Washington StateWashington State has become the first state in the country to take legislative steps towards legalizing agricultural internships. The Small Farm Internship Bill completed a very small two year pilot program in just two counties and is now working its way through the house and senate once again as an extended 5 year program in 14 counties.

WAYFCOn February 11th, the Small Farm Internship Bill (SB 6392) came up for a vote in the Senate and passed 47 to 0. On February 17th, Addie Candib of the Washington Young Farmers’ Coalition and Delphinia Community Farm testified in front of the house committee in support of the bill – you can watch her speak here.

The Small Farm Internship Coalition put together this handy FAQ on what exactly this bill means for farmers and interns in Washington State: 

 

How does this program help protect farmers and interns?

Current state law requires all farm labor to be paid minimum wage. Small farms that meet certain criteria can enroll in this program to provide educational farm internships that are not subject to minimum wage. In addition, farms are able to pay into a worker’s compensation pool.  Interns in the program will be covered by workers compensation if injured. This also protects the farmers from liability in the event that an intern is injured.
 
Does this bill mean I can no longer run my current farm internship program?

No. However, existing state law requires that all farm labor be paid minimum wage. This program creates a legal exemption from that law for small farm internships that meet certain criteria. If you choose to continue offering internships outside of this program, you will not be subject to any additional laws or liability that you weren’t already subject to.
 
Does this bill add additional regulations that my farm has to follow?

No. This is a voluntary program that exempts small farmers from some existing regulation.
 
Does this bill create a loophole that large farms can exploit to pay farm workers below minimum wage?

No. The bill puts in place a number of safeguards to avoid being exploited as a loophole. To participate, the farm must meet the following criteria:

 

-Annual sales must be at or below $250,000
-No more than 3 interns at a time
-Farm must pay into a worker’s compensation account ($0.30 to $0.90 an hour)
-The intern does not replace an experienced worker
-The internship must be educational in nature. To meet this requirement, the farm must submit a curriculum and description of the program and the intern has to agree to it. Farmers can collaborate on the curriculum, or can use portion of Cultivating Success, ATTRA, or other training programs for new farmers.  There are some excelllent models.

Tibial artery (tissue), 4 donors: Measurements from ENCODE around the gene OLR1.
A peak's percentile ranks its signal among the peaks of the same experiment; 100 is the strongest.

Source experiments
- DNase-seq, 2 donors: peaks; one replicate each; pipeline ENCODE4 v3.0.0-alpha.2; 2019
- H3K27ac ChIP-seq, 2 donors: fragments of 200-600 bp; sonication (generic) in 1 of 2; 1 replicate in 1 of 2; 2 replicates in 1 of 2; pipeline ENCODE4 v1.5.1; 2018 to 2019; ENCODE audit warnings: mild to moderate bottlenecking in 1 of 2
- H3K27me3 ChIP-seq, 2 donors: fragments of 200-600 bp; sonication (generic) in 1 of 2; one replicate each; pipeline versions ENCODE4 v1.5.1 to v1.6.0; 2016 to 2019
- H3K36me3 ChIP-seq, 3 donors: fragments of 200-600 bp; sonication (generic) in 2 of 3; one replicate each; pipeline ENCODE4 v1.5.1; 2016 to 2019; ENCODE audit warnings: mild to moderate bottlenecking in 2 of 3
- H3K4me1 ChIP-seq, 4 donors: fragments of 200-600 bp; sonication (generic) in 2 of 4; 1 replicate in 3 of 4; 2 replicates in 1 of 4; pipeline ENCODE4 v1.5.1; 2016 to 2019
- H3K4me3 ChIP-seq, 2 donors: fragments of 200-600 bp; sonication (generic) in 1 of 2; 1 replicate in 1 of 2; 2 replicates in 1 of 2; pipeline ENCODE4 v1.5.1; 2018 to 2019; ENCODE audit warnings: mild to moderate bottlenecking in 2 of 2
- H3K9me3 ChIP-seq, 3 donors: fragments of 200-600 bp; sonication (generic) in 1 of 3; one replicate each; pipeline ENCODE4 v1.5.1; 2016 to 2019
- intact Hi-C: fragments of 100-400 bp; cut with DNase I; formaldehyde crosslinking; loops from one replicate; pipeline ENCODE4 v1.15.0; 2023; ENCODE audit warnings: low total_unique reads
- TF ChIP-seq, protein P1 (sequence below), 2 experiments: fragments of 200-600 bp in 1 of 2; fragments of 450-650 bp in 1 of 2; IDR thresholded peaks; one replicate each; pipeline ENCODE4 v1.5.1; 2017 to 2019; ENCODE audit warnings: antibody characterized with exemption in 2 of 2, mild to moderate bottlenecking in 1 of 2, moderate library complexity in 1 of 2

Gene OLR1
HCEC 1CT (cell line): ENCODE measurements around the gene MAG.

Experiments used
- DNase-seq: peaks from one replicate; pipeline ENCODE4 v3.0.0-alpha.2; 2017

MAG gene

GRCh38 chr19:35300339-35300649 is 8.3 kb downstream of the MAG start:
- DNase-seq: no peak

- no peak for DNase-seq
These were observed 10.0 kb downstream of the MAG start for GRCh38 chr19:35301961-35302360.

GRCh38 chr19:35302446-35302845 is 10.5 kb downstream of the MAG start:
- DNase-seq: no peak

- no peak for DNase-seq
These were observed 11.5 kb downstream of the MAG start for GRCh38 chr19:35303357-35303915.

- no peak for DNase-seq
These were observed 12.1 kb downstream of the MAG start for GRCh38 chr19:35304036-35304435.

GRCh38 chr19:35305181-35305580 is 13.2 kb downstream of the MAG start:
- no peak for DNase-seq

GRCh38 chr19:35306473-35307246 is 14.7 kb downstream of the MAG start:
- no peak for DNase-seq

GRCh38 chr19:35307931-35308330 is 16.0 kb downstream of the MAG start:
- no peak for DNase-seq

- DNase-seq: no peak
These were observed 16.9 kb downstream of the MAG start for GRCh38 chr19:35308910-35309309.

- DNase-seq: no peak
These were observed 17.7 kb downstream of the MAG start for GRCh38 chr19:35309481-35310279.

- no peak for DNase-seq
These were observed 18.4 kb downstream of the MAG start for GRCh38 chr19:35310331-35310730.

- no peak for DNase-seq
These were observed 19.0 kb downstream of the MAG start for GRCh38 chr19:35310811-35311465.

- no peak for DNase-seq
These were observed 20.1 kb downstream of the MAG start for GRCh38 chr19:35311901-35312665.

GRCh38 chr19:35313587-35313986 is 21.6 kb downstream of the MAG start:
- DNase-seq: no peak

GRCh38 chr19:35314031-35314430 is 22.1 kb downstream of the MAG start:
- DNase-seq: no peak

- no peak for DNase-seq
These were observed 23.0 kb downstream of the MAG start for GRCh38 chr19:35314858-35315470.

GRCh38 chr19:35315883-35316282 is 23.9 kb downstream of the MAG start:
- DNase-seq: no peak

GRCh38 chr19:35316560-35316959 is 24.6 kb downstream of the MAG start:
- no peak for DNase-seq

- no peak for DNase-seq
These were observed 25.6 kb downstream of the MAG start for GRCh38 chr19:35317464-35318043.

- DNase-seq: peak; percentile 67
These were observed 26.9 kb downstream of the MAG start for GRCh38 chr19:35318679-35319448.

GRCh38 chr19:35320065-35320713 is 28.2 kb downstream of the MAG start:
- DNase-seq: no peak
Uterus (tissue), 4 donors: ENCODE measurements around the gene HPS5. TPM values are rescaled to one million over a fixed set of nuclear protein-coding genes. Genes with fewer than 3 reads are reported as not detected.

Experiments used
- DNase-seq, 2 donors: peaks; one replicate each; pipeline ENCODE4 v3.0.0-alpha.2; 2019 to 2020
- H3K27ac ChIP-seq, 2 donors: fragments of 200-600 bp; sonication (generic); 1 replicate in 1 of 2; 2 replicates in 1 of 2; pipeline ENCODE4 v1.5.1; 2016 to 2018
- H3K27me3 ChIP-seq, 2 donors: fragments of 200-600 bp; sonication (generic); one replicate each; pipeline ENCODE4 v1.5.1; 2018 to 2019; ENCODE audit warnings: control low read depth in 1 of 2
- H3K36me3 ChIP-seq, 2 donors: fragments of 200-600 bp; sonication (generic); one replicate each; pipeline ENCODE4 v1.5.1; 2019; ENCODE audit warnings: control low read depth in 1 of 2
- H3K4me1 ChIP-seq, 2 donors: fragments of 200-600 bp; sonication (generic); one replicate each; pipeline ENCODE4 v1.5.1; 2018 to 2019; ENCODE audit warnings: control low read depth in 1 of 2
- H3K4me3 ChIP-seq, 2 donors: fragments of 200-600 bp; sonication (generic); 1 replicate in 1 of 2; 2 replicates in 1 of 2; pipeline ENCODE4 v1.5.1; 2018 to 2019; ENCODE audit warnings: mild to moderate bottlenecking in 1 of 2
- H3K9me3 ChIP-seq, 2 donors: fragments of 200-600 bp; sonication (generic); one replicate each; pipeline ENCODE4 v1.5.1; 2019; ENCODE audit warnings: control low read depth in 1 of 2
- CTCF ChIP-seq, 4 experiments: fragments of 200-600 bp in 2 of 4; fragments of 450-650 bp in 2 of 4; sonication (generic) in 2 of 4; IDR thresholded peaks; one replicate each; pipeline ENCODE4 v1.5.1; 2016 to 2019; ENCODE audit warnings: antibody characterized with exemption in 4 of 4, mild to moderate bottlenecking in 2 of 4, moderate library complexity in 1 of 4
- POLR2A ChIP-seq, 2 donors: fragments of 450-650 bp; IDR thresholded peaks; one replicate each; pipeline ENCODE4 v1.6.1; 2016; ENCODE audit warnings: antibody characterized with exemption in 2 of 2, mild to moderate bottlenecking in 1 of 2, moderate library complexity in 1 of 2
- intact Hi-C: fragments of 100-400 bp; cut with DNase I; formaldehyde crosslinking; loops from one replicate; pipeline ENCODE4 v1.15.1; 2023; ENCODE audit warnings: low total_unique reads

Why can’t farms with over $250,000 in revenue participate?

When the program was first developed, L&I and some labor groups expressed concern that large farms could use it to avoid paying farm workers minimum wage. The $250,000 cap and the safeguards mentioned above were added to address those concerns. The $250,000 number is the number the USDA generally uses to define a small farm. The Small Farm Internship Coalition has received a significant amount of feedback suggesting that internships on larger operations would be very educational. We have not yet been able to find a politically viable solution to allow this.

 

 


Comments
2 Responses to “Washington State Takes Legislative Steps to Legalize Farm Internships”
  1. Jeffrey says:

    I am curious what the minimum age of an intern can be? I was wondering if younger people in my area could become interns. It seems that younger people have a right to lean about farming as well. I am speaking about Washington state in Snohomish County.

  2. Wes says:

    Hi Jeffrey-
    Thanks for writing! If you’re thinking about hiring folks yourself, you should definitely check in with your state Department of Labor. In general, however, my understanding is that it’s similar to regular employment, which means that 13 is the minimum, and those between 14 and 17 can work only under certain restricted conditions (including limited responsibilities and additional safety concerns, a weekly maximum of hours, and certain off-limit parts of the day).

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